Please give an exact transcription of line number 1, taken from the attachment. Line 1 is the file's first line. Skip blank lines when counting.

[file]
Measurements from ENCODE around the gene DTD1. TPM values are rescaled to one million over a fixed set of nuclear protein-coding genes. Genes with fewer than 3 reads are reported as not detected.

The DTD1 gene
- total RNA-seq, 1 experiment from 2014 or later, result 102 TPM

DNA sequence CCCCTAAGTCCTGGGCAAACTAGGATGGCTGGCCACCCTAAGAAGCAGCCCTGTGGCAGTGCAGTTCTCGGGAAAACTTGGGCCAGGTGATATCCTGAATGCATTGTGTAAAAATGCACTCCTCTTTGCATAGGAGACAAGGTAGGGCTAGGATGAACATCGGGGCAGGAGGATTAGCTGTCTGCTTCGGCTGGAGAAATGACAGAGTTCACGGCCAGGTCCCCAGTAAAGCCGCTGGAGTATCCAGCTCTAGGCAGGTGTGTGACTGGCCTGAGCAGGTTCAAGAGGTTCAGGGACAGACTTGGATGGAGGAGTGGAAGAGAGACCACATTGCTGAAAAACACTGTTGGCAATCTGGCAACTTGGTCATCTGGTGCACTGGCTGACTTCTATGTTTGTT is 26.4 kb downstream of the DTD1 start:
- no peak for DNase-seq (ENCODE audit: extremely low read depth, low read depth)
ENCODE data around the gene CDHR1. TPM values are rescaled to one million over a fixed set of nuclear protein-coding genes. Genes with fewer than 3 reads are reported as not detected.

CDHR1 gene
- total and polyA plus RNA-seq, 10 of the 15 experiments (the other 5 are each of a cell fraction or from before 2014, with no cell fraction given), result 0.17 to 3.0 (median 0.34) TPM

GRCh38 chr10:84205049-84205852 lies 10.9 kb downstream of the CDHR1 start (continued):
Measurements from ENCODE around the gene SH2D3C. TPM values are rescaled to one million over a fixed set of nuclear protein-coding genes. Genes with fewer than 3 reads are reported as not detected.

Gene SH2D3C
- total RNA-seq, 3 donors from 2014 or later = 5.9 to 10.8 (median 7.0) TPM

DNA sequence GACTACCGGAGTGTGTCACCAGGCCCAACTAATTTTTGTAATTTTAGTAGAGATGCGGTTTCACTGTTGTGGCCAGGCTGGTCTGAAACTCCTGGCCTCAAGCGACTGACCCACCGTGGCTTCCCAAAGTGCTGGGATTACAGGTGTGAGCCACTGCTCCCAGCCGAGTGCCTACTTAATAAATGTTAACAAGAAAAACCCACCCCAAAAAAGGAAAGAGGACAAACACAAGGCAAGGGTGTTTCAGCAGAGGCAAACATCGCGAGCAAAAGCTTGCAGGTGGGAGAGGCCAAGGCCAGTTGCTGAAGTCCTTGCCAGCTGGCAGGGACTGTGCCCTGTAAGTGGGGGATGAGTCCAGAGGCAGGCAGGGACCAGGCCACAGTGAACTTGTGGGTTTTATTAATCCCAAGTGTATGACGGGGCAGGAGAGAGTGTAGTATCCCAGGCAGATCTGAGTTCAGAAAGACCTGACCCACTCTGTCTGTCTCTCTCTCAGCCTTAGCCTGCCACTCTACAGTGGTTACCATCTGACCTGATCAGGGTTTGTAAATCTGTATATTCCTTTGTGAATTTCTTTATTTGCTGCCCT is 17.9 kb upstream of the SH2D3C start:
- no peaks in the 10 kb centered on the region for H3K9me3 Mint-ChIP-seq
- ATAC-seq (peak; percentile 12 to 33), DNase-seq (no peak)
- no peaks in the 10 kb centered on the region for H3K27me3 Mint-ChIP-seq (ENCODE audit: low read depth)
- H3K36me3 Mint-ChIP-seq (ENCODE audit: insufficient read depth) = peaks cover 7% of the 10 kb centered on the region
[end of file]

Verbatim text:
Measurements from ENCODE around the gene DTD1. TPM values are rescaled to one million over a fixed set of nuclear protein-coding genes. Genes with fewer than 3 reads are reported as not detected.